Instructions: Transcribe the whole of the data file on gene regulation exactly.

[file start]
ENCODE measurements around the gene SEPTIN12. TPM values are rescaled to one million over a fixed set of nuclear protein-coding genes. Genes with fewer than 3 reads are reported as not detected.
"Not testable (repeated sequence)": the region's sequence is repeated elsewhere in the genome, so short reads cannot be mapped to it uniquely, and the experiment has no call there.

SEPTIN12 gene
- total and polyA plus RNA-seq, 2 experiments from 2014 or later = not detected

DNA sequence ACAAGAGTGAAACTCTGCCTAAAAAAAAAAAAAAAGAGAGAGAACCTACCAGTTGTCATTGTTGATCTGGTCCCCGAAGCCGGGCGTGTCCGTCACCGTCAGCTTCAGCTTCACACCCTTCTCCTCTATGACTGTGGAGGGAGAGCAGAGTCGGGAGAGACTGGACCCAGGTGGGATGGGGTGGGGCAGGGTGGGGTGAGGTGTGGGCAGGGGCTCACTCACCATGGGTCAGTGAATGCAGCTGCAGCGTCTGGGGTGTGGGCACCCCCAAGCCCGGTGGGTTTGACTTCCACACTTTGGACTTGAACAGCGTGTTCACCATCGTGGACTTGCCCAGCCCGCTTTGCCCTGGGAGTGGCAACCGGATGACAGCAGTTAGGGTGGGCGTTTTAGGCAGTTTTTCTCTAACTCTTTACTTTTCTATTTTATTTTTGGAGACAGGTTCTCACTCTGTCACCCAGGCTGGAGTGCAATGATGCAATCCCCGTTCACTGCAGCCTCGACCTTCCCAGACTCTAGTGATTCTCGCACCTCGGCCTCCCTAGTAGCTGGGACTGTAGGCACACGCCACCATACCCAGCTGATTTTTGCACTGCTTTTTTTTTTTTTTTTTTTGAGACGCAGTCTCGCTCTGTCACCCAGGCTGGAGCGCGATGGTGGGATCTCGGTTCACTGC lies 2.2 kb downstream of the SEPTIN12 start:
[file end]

ENCODE measurements around the gene SEPTIN12. TPM values are rescaled to one million over a fixed set of nuclear protein-coding genes. Genes with fewer than 3 reads are reported as not detected.
"Not testable (repeated sequence)": the region's sequence is repeated elsewhere in the genome, so short reads cannot be mapped to it uniquely, and the experiment has no call there.

SEPTIN12 gene
- total and polyA plus RNA-seq, 2 experiments from 2014 or later = not detected

DNA sequence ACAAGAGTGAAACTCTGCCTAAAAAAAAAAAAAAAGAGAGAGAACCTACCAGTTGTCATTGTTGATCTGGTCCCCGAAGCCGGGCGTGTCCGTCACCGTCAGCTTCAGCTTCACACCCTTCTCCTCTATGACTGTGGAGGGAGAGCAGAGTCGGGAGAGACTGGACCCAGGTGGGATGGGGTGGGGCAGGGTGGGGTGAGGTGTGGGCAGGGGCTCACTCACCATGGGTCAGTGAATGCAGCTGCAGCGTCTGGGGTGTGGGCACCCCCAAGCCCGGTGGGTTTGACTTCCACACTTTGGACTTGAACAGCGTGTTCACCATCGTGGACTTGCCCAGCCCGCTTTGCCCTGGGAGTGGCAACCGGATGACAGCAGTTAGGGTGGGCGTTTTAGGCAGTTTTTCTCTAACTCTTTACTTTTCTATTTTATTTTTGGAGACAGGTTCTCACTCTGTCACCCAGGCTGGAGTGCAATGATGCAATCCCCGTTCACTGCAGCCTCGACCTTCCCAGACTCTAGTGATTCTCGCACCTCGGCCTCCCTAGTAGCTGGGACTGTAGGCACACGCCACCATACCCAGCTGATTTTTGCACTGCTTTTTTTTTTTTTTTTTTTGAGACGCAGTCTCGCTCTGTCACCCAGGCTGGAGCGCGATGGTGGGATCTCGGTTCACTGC lies 2.2 kb downstream of the SEPTIN12 start: